To the Editor:
I am becoming somewhat discouraged and alarmed by the number of people I encounter who are not wearing masks or even socially distancing as I venture out to perform essential visits to such places as the grocery store, the drugstore, etc. I suspect that an unseen and unconfronted danger is simply not real to these folks, but I would implore them to consider what life in a free society really means.
Most of us seem to understand and accept that the concept of free speech, for instance, doesn’t mean that you are free to say anything anywhere — you can’t shout “fire” in a crowded theater, for instance, because it imperils the safety of the other theatergoers. You can’t drive 100 mph through a residential neighborhood because there is a real risk to the lives and safety of the residents of that neighborhood. In spite of the Second Amendment, you can’t take target practice on Main Street for equally obvious reasons. The limitations we must accept to personal freedom in these and a myriad of other situations relate to the common good.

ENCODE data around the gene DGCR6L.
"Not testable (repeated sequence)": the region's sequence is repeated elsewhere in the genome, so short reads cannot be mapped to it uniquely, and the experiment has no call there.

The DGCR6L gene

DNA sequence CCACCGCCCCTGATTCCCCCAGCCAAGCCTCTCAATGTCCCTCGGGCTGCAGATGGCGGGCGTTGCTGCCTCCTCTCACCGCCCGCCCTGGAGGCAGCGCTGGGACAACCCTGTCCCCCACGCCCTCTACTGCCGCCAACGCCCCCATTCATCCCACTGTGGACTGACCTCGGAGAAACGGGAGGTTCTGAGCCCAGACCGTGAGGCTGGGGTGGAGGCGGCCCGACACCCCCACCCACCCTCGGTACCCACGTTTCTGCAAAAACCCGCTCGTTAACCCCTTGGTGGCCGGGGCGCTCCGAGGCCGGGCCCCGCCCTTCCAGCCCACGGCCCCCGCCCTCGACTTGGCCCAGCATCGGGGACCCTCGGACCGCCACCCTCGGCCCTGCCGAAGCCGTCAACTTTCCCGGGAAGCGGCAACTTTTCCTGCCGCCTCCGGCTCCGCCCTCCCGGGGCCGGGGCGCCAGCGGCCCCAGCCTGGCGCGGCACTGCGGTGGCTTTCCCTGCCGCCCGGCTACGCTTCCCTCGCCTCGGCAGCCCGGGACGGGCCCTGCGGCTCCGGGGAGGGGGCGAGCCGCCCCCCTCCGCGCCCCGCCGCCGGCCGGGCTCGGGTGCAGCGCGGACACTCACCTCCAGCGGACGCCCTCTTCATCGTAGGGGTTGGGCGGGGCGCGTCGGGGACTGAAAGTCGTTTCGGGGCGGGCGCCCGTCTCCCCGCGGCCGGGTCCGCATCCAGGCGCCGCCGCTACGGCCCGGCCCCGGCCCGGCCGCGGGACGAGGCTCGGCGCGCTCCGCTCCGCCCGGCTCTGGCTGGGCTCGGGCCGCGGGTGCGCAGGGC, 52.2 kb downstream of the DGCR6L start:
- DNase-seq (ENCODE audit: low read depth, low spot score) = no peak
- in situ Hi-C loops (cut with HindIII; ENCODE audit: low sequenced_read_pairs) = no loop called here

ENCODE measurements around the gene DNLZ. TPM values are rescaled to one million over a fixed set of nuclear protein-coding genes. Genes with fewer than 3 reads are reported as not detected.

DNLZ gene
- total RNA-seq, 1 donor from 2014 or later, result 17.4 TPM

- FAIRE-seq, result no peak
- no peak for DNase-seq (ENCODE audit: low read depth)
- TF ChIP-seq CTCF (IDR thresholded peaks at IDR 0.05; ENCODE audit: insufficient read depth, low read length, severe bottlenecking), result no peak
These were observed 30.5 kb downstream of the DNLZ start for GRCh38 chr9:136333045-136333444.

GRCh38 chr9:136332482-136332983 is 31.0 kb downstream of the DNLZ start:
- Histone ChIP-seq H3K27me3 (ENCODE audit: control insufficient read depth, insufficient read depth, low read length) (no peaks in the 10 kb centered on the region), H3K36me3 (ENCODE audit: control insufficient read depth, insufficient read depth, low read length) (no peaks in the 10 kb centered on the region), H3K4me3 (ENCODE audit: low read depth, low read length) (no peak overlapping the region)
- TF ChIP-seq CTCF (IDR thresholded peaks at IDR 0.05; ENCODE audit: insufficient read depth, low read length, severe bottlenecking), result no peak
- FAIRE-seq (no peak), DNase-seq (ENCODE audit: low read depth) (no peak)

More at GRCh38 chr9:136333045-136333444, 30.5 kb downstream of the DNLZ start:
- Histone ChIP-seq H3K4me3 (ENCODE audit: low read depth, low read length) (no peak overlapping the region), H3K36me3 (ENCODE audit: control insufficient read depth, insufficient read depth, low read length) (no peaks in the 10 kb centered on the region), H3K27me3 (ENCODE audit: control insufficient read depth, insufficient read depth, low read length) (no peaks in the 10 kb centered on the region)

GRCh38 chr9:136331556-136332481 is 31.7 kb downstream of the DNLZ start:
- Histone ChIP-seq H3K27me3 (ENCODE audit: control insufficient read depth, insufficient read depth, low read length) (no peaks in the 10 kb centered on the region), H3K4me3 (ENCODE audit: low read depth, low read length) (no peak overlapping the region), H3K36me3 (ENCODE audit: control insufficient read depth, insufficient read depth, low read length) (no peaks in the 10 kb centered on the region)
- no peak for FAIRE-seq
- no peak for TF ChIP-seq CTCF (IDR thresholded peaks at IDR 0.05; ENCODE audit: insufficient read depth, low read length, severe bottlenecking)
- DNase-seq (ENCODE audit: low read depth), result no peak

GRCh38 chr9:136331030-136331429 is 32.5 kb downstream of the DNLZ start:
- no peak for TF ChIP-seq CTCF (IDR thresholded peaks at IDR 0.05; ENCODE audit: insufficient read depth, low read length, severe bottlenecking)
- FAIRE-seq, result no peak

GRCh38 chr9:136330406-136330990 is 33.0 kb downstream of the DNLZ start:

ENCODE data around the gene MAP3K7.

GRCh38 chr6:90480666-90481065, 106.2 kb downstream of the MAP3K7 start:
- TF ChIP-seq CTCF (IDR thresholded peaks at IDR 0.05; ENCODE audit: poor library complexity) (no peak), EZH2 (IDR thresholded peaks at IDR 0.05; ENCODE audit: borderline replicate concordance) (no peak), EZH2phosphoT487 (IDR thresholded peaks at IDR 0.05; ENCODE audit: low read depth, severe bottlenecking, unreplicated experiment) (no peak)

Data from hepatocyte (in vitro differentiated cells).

I think we can all agree that masks are uncomfortable, unsettling in public settings, and can even elicit paranoia in less public settings (who’s behind that mask?). But the fact is that they have been proven effective at limiting the spread of the coronavirus. Anyone in doubt about this only need look abroad; with less than 5% of the world’s population, the U.S. leads the entire world with fully 25% of reported cases of this disease, thanks to our shameful and negligent refusal to address it. Those other countries who have successfully managed their numbers? They're wearing masks.